The total solar eclipse of August 21, 2017, was my fourth complete solar eclipse. I’ve seen two annular eclipses, 1994 and 2012, and two total eclipses, 2001 and 2017. Annular eclipses, or rings of fire, are worthy spectacles but nothing compares to a total solar eclipse. Some things have to be experienced to be fully appreciated. Unless you have stood under the Moon’s shadow you don’t really know what it’s like. Pictures and recordings all miss the mark. Maybe one day, when virtual reality directly hooks into all our senses, it may be possible to record totality but until then you have to get under the Moon’s shadow and, this is absolutely crucial, only totality counts!
Here in the Boise Idaho area, many people decided 99% was good enough. This is not even wrong! The August 21st eclipse took place right in the middle of Western Idaho State Fair and like all make a buck opportunists the fair promoted an “enjoy the eclipse with us event.” There was only one problem: Boise wasn’t in the totality zone so advertising dollars were spent reassuring fair-goers that 99% was close enough; that a measly 1% difference was no big deal; that it wasn’t worth refraining from shoveling junk food down your obese pie-hole on the overpriced midway for a few hours. Cosmic spectacles cannot be allowed to suppress the bottom line.
Fortunately, I knew better. The difference between 99% and 100% is vast. Solar eclipse awesomeness is not linear! It’s actually more like a logarithmic step function with a really big step at totality. XKCD accurately summarized this with his with recent eclipse cartoon. He correctly notes that total solar eclipses are off the scale.
XKCD accurately notes that total solar eclipse “coolness” is off the scale. Totality in on an entirely different plane than partial or annular eclipses.
There was no way I was going to miss totality, especially when it was in my backyard, so we got up at 4:00 am on the 21st and headed east to Mackay Idaho. I’d already driven around southern Idaho and Oregon scouting eclipse watching locations. My preferred location was on Sunset Peak in the Lost River mountain range of Idaho. Unfortunately, Sunset Peak required that we climb the mountain the night before, camp out near the summit, and then wait for the eclipse the next morning. It would have been cool. Sunset Peak is slightly over 3,050 meters with nice views to the west and east. It would have been possible to watch the Moon’s shadow race over the Boise and Sawtooth mountains, blacking out one peak after another. I was all ready to pack up and go but my wife no longer camps out in tents. This is a problem I am still working on.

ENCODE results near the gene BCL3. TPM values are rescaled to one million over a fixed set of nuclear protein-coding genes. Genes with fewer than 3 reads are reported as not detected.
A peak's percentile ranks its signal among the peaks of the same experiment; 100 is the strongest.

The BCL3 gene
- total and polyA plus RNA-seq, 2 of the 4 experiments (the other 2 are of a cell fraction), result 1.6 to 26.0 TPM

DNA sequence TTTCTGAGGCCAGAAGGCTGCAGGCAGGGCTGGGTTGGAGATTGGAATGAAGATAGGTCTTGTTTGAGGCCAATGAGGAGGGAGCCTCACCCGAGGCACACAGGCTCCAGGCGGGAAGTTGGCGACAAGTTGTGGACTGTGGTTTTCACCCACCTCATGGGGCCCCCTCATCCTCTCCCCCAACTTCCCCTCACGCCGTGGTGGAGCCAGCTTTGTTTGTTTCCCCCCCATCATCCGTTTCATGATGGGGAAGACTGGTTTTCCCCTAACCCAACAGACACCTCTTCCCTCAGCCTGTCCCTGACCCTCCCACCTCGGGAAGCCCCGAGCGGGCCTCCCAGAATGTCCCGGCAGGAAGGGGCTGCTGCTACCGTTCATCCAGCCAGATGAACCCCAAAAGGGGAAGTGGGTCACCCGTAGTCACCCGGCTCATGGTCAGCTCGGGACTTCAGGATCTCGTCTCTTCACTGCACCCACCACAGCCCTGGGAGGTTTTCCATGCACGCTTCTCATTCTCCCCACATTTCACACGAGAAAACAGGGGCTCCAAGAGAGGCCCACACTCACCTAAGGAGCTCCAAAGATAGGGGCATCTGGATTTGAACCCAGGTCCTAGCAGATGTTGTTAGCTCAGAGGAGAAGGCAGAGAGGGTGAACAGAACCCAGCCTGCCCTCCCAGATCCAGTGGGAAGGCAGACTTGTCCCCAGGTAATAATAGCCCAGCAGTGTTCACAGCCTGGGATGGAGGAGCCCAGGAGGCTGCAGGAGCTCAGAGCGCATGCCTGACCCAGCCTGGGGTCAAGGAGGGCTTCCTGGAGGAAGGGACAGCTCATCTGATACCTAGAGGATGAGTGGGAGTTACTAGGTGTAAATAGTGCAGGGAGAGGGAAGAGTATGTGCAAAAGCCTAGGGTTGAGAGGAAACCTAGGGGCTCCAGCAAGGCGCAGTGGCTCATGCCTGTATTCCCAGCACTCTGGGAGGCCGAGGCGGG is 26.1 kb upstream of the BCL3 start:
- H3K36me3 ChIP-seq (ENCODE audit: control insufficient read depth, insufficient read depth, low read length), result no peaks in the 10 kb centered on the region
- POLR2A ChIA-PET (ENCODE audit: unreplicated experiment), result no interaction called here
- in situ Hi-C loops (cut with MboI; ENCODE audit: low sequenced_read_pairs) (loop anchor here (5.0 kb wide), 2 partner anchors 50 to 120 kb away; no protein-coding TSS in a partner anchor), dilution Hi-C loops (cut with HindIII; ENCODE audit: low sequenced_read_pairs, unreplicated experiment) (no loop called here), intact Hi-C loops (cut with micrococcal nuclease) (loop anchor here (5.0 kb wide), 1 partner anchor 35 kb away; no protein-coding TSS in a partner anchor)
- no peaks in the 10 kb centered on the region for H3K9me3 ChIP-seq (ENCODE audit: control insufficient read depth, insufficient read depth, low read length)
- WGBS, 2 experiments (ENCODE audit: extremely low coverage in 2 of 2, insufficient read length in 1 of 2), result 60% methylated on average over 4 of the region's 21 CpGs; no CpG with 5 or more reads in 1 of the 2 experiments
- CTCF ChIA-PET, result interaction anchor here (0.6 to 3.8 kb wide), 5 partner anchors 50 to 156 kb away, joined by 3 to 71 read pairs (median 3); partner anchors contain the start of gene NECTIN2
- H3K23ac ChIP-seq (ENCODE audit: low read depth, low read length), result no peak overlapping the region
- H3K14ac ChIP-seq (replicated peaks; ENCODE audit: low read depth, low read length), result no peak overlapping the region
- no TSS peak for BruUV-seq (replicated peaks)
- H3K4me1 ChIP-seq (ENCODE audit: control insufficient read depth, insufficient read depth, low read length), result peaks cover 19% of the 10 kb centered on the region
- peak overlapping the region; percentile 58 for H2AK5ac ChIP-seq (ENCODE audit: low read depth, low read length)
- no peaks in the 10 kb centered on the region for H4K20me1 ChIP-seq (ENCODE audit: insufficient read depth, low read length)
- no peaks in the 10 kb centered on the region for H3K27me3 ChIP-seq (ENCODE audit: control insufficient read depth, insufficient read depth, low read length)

With the mountain summit vetoed we checked out the Snake River Valley near Huntington Oregon and Stanley Idaho. Both locations are very scenic but both required traversing easily congested roads. To ensure totality we would have had to go the night before. So we were right back to camping in tents. My third option Mackay Idaho was a nice mixture of, easily reached on good roads, large enough to find parking on public lands, and far enough out-of-the-way to avoid big crowds.
Mackay is about four hours from Meridian. To make it before first contact, shortly after 10:00 am local time, and to miss projected heavy traffic, we started at 4:00 am. In retrospect, we could have left later. Traffic was light on I84 and almost nonexistent on Idaho highway 20. We hardly saw another car until Highway 20 crossed the road to Sun Valley. Sun Valley was in the totality zone but it was too far from the center line for me. Leaving early paid off when we reached Craters of the Moon: a smoke reddened Sun was creeping over the eastern horizon and illuminating the black volcanic flows.
We left Meridian at 4:00 am and headed east to Mackay Idaho to see the eclipse. On the way we caught the Sun rising over the Craters of the Moon. It was a good start to eclipse day.
Turning north at Arco Idaho we headed north to Mackay. There was more smoke in the air than I would have liked. The further north we went the thicker the smoke got. When we reached Mackay you could smell the smoke. Mackay sits in a valley. Details on mountains to the east and west were obscured by smoke but the sky was completely clear of clouds and at totality the sun would be high overhead. I worried about smoke’s impact on the corona but I cheered myself up with the thought that sunblock cream wouldn’t be necessary.
Getting ready for totality. This shot shows how much forest fire smoke was in the air. The mountains of the Lost River Range are almost completely obscured in the background. The smoke probably reduced our view of the corona at totality but it increased the darkness and helped cast a deep orange red 360-degree dusk.
Being two hours early Mali decided to nap in the car while I walked around Mackay taking pictures. Main Street was blocked off and street vendors were setting up tented stalls and big meat smokers. Others were busy selling souvenirs. Most of the stores were closed. The eclipse was a good excuse for a holiday. I waited in a donut line and chatted with other eclipse tourists. One Maryland couple had just arrived in a rented car from Salt Lake City. A few Italians had come all the way from Naples. I saw lots of Utah, California, Alberta and Nevada license plates. Total solar eclipses gather the multitudes.